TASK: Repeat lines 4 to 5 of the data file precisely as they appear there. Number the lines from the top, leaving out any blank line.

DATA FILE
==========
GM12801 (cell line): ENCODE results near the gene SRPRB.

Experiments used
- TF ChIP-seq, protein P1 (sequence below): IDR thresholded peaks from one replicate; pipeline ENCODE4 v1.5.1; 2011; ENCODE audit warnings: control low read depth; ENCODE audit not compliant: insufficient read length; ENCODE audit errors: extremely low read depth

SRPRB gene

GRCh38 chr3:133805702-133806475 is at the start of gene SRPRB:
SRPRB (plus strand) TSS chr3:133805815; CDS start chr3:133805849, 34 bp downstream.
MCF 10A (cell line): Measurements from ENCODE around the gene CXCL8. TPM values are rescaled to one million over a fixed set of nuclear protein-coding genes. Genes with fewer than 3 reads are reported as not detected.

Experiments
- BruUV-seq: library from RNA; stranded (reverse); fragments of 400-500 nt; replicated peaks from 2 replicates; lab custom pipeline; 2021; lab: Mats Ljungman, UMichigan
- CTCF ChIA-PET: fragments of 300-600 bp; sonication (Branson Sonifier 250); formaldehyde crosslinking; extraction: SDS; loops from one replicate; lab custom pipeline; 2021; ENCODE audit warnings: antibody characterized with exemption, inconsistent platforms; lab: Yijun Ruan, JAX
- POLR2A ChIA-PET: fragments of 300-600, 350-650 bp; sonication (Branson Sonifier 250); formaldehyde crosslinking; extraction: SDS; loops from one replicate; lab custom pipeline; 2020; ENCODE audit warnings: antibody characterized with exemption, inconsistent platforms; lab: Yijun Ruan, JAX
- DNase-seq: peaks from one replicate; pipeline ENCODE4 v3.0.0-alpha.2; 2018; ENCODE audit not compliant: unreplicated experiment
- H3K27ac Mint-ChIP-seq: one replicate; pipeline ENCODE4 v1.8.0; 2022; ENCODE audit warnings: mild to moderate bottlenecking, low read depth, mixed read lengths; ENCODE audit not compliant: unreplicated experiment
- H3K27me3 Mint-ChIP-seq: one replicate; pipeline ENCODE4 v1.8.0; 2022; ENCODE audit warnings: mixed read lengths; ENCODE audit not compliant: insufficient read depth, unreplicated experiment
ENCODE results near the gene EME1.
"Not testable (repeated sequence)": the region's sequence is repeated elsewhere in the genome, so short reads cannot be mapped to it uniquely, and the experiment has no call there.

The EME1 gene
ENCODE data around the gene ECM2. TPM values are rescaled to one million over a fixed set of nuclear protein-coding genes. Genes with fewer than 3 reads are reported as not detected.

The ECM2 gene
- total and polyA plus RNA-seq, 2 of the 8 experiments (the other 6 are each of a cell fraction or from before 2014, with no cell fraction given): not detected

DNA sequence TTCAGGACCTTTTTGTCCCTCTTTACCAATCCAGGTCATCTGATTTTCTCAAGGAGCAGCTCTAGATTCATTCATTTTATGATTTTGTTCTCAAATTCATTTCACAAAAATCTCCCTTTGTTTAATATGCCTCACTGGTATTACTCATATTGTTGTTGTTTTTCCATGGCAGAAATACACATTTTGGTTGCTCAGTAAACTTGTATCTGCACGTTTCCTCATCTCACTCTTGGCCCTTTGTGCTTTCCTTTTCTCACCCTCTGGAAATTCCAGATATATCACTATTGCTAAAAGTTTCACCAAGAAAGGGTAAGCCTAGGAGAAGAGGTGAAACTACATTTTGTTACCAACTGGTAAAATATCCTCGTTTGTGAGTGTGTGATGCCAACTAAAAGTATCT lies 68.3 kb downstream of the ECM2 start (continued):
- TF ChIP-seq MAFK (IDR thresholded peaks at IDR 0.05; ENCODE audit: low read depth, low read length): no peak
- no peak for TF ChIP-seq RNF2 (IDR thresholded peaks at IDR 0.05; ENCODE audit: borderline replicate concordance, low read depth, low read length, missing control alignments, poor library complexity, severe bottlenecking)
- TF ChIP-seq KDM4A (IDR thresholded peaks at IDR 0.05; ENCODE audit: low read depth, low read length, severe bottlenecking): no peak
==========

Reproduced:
SRPRB gene

GRCh38 chr3:133805702-133806475 is at the start of gene SRPRB: